Be Careful: Trump the Next Lincoln?

The nomination of Abraham Lincoln for President of The United States by the Republican party was a shock to most of the country, especially to the Eastern Republican establishment.  On Capitol Hill, word of Lincoln’s nomination “was received with general incredulity.”  Democratic newspapers fried him incessantly calling him a “third rate western lawyer.”  Stating: “The conduct of the republican party in this nomination is a remarkable indication of a small intellect, growing smaller.”  Rejecting Seward and Chase, “who are statesmen and able men,” the Herald continued, “they take up a fourth rate lecturer, who cannot speak good grammar,” and whose speeches are illiterate compositions…interlarded with coarse and clumsy jokes.”  Not content to deride his intellect, hostile publications focused on his appearance.  “Lincoln is the leanest, lankest, most ungainly mass of legs, arms and hatchet-face ever strung upon a single frame.  He has most unwarrantably abused the privilege which all politicians have of being ugly.”

More violent attacks appeared in the Charleston Mercury, which scornfully asked: “After him what decent white man would be President?”  “Seward”, the paper insisted, “had been “thrust aside’ because he lacked the necessary nerve to carry through measures of Southern subjugation,”  Lincoln, on the other hand, was “the bean ideal of a relentless, dogged, free soil border-ruffian.”  “He was “an illiterate partizan,” claimed the influential Richmond Enquirer; “possessed only of his inveterate hatred of slavery and his openly avowed predilections for negro equality,”

That convention was in 1860. We know the rest of the Lincoln story.

On Wednesday November 9, 2016, the American electorate woke up to the unlikely and stunning news that the brash, irreverent Donald J Trump had been elected President of The United States of America.  Trumps campaign showed him to be immature, arrogant and incapable of demonstrating the dignity we have grown used to expecting in our Commander-in-chief.  Mitt Romney, Republican candidate for president in the 2012 election, called Donald Trump “a phony and a fraud,” saying “his promises are as useless as a degree from Trump University.  “Dishonesty is Trump’s hallmark,” Romney continues, pointing to his “bullying, the greed, the showing off, the misogany, the 3rd grade theatrics.”

The republican elite refused to endorse Trump once he had won the nomination.  All but one of the primary candidates, Mike Huckabee, refused to endorse or support Trump. Just weeks ahead of the inauguration Garrison Keillor reflects the state of the liberal psyche in a syndicated op-ed.  “Eighty thousand trump voters gave us this man which shows you how much damage a few people can do.”  Calling Trump a “showman and emperor-elect” who parades “in the nude while his congressional courtiers admire him and the nation drifts towards the rapids.”

The 62 million-plus voters who propelled Donald Trump into office are giddy, walking around with a new spring in their step as they watch the President-elect build his cabinet.  He is surrounding himself with smart and talented men and women whose rise to positions of influence have come on the wings of real world experience and common sense, not pie-in-the-sky ideology.  For eight years this nation has stumbled through political chaos on the shoulders of a man whose only experience was that of a community organizer; a man whose significant trademark as president was to show us how to draw a “floating” red line in the sand.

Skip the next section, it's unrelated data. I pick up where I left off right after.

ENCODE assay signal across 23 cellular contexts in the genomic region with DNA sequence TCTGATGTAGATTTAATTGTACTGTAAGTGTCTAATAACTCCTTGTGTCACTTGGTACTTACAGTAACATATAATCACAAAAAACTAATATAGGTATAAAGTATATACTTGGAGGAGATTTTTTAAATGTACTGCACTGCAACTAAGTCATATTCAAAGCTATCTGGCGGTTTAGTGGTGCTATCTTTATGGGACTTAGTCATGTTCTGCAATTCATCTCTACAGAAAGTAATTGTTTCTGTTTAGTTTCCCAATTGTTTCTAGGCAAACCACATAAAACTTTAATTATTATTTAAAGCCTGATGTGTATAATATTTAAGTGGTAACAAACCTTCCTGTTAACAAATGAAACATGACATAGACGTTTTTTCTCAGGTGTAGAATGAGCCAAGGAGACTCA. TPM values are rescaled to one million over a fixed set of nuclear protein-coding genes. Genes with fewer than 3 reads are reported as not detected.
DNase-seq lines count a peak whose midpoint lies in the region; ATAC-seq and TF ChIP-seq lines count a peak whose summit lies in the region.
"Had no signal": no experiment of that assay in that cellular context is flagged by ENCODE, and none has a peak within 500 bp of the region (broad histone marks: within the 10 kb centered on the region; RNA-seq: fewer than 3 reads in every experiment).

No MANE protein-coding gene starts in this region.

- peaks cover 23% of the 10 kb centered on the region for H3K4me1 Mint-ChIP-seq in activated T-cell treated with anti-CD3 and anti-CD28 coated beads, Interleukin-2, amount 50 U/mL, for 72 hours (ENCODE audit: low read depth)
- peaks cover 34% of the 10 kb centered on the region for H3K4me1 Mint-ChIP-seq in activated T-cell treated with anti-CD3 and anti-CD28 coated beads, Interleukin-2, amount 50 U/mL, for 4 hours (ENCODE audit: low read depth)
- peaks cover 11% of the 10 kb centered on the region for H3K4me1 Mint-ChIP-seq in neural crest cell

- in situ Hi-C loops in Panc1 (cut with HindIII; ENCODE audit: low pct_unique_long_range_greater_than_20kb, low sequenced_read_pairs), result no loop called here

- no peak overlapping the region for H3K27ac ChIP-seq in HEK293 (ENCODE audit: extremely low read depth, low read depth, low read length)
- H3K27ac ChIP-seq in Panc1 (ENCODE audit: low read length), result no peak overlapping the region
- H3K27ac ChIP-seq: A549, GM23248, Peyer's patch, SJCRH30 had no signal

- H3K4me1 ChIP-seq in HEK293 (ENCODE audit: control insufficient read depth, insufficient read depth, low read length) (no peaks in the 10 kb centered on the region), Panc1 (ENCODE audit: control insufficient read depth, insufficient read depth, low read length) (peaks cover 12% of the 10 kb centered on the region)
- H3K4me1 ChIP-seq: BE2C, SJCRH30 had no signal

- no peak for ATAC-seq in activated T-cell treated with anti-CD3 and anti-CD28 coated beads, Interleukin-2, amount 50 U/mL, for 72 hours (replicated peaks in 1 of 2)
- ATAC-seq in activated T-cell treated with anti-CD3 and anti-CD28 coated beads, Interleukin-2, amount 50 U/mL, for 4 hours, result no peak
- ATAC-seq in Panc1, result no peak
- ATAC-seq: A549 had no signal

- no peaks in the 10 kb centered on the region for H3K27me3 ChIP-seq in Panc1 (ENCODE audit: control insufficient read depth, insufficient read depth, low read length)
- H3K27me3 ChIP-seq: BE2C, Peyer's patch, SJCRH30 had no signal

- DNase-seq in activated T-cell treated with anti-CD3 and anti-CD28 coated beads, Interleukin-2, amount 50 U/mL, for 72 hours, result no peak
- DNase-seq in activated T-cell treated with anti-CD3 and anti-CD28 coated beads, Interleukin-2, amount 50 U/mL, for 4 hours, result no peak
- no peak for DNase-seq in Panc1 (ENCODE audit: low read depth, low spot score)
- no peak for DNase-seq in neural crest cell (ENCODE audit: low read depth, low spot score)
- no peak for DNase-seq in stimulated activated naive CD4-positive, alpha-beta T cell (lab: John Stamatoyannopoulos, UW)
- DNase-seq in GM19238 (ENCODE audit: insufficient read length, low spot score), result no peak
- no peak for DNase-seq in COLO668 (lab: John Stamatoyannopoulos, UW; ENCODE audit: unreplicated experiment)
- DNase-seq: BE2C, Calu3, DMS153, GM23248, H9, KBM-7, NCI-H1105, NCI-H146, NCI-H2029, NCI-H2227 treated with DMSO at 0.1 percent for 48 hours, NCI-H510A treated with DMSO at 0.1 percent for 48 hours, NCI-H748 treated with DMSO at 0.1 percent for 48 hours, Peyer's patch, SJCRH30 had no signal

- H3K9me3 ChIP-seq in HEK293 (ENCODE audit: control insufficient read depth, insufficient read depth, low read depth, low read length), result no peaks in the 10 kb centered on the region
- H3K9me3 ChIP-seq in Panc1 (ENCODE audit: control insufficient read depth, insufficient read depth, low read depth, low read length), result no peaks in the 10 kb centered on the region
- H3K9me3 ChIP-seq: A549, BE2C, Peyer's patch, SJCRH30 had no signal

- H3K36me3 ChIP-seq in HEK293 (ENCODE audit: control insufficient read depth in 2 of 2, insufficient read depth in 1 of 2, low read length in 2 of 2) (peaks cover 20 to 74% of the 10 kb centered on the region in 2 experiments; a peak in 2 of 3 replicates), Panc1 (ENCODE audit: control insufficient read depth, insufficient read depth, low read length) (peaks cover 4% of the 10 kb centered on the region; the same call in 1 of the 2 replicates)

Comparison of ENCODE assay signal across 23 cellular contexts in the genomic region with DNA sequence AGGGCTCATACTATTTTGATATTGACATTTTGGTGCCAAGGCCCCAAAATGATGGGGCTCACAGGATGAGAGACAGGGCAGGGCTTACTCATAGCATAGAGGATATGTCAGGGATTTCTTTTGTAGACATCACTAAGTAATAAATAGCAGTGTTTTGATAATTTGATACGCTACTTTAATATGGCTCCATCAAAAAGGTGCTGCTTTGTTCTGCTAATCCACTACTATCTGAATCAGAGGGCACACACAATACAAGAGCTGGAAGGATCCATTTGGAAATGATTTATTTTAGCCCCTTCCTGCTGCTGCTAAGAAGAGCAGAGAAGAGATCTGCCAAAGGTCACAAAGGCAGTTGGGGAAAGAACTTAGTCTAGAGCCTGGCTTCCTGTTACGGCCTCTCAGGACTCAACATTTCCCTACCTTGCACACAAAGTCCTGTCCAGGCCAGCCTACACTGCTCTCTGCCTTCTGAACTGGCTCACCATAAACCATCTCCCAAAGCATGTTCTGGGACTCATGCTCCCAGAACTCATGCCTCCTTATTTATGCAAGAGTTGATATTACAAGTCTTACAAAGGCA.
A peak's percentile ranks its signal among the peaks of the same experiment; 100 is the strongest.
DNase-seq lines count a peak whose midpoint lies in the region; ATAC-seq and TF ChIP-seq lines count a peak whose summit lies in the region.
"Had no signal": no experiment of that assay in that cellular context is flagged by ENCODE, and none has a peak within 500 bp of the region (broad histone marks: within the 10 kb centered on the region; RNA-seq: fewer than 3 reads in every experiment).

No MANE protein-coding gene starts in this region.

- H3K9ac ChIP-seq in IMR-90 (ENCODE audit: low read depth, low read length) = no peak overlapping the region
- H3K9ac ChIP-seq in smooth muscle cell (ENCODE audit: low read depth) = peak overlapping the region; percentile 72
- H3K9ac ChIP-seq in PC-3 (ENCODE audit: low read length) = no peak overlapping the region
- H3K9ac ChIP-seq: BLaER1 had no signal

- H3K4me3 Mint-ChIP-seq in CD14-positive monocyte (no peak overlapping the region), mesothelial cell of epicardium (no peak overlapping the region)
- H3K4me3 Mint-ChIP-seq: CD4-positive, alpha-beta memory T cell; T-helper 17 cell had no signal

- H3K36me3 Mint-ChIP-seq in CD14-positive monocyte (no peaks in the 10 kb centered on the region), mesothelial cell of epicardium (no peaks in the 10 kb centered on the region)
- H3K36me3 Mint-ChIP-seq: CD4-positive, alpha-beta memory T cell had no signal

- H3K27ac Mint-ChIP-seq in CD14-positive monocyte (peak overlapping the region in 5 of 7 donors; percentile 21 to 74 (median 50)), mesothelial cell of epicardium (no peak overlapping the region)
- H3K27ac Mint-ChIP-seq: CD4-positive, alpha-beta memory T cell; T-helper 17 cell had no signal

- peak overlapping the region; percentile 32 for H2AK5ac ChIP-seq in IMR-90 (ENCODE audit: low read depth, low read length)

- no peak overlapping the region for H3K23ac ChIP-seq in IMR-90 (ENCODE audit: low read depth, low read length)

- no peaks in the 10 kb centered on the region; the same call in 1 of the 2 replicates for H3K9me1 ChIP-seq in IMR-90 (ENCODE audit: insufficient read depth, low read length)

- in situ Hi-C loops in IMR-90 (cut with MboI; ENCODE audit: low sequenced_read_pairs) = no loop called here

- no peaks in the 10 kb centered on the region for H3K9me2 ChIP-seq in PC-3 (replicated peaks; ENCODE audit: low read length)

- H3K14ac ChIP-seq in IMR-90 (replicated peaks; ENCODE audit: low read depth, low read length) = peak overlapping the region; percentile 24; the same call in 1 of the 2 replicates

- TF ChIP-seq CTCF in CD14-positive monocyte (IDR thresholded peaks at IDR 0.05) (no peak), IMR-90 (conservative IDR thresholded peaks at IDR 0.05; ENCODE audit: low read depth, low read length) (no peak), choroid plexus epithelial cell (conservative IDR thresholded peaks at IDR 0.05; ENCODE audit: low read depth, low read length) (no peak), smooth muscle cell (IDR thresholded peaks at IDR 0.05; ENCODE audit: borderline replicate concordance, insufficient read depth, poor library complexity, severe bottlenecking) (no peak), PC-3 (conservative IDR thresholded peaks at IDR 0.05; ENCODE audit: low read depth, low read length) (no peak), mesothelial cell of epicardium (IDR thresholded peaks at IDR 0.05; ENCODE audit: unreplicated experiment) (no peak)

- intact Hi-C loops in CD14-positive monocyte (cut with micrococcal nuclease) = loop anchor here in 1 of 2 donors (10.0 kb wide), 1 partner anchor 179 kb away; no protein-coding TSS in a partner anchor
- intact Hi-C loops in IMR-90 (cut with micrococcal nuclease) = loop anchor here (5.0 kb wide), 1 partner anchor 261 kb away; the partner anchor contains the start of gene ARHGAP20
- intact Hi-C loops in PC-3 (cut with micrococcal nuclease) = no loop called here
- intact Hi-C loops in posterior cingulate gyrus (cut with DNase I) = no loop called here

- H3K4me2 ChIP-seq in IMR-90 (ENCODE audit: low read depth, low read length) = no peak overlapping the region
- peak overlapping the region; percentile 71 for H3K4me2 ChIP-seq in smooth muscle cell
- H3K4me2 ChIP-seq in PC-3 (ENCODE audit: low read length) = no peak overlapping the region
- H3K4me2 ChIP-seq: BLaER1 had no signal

Who is this man Donald Trump?  Will he hasten America’s drift to the precipice as Keillor suggests or will he be the unlikely president who will restore sanity to a nation in distress.

Don’t rule out history writing the story of the brash, braggart who righted the ship and kept America from going over the edge as Abraham Lincoln, over screams of 1860’s Democrats, abolished the scourge of slavery.

 

 

 

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The Hottest Places in Hell

Never before in the history of National politics have the voters of America been saddled with more inept candidates for the highest office in the land.  Hillary Clinton is a pathological liar and Donald Trump is a braggart and a buffoon.  A significant contingent of the American electorate are threatening to boycott the election on the premise that , the “lesser of two evils” is still evil therefore they will stay away from the polls on election day.

This thinking is flawed on at least two fronts.  First: Allowing the ‘greater’ of two evils to triumph is a stronger victory for evil.  Second:  Not voting because one is not happy with either candidate is, in my opinion, an abdication of not only the responsibility to participate in the electoral process but the right to engage in the discussion.  If you don’t vote, don’t complain.  There is no such thing as innocently standing on the sidelines.

Dante famously said: “The hottest places in hell are reserved for those who in times of great moral crisis maintain their neutrality.”

Albert Einstein wisely said:  “The world will not be destroyed by those who do evil but by those who watch them without doing anything.”

Surely the position(s) of one of the candidates on the issues in this most unusual election more closely reflects the values of each American citizen than does the other.  That then is the criteria which should drive our vote.